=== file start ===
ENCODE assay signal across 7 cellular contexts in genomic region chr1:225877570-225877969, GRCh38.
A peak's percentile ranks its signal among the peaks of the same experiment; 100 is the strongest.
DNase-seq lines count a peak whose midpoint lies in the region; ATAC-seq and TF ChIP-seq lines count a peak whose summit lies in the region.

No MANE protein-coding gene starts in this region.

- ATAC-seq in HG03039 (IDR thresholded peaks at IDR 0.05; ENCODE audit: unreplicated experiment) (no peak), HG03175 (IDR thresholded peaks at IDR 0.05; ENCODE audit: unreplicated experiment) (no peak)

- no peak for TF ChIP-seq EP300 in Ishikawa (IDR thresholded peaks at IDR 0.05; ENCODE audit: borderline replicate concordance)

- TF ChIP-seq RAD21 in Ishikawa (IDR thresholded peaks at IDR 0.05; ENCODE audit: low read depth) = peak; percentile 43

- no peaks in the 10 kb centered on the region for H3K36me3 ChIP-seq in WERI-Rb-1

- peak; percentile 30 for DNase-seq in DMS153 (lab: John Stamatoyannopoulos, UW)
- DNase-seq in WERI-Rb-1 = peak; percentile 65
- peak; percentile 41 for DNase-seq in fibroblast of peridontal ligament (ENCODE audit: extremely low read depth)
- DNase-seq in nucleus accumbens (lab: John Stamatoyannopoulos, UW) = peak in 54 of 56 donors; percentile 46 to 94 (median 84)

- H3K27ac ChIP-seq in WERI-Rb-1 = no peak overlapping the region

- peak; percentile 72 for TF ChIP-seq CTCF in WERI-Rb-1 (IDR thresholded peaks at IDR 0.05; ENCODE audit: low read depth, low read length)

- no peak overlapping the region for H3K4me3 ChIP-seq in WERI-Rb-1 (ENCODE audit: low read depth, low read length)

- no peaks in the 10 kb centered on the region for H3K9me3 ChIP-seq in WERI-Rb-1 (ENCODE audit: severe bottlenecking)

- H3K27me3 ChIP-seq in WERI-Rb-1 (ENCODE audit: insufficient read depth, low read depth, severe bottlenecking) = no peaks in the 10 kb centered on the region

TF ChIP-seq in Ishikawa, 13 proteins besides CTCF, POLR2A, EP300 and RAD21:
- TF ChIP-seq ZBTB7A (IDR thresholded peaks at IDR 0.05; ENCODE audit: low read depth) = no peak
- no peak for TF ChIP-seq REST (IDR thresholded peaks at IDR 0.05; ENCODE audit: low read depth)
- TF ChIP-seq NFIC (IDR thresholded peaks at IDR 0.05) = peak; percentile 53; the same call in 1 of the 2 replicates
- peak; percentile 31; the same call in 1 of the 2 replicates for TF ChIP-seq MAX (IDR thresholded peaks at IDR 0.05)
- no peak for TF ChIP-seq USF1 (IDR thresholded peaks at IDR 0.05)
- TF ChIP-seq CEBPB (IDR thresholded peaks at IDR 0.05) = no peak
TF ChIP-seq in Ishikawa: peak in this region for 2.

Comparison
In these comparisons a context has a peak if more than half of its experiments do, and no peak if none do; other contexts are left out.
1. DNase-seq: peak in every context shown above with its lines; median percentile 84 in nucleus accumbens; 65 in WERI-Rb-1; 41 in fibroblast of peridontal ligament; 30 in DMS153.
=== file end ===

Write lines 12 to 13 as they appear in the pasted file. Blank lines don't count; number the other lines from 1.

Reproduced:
- DNase-seq in nucleus accumbens (lab: John Stamatoyannopoulos, UW) = peak in 54 of 56 donors; percentile 46 to 94 (median 84)

- H3K27ac ChIP-seq in WERI-Rb-1 = no peak overlapping the region